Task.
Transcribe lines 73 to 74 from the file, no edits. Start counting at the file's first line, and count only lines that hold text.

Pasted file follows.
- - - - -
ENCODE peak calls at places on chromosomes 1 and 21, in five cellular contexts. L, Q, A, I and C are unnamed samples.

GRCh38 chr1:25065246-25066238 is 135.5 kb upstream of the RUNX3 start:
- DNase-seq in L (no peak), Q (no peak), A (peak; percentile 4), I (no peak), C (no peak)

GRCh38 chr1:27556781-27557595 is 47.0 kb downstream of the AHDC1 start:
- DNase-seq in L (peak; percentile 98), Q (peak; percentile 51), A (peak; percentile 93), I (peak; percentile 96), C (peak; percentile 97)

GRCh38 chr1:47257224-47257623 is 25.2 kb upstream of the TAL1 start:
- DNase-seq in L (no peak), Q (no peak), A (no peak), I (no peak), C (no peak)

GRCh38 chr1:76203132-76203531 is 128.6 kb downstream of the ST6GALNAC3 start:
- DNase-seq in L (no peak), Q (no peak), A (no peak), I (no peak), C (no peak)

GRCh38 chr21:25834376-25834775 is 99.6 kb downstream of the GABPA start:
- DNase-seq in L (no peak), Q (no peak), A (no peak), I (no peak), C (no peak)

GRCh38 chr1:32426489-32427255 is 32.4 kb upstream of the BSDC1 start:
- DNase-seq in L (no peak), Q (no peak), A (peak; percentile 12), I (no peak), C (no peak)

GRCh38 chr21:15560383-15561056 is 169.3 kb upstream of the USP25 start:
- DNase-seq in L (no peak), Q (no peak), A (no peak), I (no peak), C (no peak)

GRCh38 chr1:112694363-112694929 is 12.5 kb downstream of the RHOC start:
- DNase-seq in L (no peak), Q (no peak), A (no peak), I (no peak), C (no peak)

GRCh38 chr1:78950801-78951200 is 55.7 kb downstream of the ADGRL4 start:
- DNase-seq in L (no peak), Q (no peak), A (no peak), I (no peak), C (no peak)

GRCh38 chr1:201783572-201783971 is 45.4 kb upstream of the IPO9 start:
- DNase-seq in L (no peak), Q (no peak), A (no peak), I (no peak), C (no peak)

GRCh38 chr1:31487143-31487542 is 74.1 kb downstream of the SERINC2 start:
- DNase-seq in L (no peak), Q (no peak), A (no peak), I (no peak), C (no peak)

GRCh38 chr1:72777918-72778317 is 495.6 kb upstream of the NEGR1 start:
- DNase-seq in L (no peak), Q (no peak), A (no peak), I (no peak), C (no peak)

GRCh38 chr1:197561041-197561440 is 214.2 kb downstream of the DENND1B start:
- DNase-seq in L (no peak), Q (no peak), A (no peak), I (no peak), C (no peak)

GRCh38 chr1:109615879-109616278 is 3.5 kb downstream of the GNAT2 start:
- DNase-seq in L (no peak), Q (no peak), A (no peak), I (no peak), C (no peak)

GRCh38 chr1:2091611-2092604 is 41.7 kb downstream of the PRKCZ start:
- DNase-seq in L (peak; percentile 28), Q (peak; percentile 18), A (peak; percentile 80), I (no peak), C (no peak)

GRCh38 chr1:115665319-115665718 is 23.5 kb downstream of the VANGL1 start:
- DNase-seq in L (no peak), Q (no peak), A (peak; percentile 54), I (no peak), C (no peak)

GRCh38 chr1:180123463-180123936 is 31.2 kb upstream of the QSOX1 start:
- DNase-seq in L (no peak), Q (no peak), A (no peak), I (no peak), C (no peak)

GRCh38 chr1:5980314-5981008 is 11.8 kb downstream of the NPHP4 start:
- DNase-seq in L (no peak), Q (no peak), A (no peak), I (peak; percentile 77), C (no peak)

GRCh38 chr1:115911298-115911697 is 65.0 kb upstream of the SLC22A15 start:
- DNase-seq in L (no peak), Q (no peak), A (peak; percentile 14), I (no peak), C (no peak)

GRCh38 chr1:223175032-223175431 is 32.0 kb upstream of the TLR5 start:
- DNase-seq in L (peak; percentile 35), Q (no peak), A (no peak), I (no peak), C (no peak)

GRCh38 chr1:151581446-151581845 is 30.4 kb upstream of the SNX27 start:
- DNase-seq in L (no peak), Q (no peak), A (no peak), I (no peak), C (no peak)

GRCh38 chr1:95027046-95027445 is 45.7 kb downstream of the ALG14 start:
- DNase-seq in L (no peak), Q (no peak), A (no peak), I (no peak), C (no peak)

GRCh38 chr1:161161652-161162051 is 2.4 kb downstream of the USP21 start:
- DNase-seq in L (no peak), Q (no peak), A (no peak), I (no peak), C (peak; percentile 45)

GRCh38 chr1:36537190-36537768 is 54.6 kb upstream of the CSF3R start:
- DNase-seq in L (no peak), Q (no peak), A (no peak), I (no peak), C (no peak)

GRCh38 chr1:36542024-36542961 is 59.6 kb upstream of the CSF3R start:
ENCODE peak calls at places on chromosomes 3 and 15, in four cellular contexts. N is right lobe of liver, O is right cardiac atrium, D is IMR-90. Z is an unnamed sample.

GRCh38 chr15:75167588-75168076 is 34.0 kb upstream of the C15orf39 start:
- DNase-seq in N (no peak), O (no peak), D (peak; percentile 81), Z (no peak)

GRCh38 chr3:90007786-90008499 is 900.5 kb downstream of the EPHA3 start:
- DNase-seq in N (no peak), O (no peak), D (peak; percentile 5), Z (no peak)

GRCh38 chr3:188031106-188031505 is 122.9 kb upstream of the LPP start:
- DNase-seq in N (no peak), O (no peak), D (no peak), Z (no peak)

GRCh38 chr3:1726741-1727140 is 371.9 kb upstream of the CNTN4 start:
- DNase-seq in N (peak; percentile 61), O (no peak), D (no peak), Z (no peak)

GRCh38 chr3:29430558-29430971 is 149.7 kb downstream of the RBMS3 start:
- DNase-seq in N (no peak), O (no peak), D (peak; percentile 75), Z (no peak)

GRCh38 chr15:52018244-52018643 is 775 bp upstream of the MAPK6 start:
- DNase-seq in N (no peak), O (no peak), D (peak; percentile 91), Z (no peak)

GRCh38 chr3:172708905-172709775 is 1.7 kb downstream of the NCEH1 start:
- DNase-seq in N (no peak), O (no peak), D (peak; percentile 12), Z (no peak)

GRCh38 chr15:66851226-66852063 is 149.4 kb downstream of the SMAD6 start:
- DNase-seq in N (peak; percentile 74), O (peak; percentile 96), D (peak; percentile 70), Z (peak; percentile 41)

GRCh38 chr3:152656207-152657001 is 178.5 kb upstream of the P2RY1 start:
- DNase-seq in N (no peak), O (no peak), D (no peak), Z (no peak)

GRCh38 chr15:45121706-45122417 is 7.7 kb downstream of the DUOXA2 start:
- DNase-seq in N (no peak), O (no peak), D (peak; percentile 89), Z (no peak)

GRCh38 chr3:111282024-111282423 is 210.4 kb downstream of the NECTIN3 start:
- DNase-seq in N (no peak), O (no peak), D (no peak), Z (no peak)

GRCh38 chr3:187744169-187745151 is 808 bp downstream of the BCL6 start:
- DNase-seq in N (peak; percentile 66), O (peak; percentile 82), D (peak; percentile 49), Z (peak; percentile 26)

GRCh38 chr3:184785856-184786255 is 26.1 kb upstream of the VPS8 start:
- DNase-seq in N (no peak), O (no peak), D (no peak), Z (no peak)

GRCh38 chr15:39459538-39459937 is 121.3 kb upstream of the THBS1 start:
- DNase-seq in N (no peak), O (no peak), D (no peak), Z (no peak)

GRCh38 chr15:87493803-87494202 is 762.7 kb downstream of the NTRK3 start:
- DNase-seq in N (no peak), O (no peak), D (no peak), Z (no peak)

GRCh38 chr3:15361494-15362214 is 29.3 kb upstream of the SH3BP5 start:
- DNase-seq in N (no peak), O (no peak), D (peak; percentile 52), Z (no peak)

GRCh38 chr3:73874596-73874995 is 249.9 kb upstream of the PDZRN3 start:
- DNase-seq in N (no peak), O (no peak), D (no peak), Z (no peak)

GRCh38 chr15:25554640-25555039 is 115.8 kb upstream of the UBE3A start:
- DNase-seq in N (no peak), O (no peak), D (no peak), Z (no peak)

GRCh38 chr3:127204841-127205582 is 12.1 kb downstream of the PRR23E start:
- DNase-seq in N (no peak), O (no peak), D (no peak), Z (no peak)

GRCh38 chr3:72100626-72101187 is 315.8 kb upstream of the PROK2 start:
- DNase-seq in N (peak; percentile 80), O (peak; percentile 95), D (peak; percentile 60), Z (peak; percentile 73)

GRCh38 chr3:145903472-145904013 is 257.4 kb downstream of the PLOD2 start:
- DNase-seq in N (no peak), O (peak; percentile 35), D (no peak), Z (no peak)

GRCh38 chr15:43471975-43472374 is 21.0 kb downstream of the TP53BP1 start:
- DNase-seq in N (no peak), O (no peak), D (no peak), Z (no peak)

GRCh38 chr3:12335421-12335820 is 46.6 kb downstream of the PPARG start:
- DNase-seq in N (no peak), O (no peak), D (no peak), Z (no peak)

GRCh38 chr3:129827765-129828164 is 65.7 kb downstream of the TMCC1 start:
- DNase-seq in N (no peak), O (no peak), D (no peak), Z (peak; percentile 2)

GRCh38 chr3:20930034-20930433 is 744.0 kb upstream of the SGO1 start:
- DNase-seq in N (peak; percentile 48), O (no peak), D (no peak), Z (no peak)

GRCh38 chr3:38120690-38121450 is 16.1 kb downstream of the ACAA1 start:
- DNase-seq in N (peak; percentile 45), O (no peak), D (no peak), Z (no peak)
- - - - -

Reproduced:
- DNase-seq in N (no peak), O (no peak), D (no peak), Z (no peak)

GRCh38 chr3:187744169-187745151 is 808 bp downstream of the BCL6 start: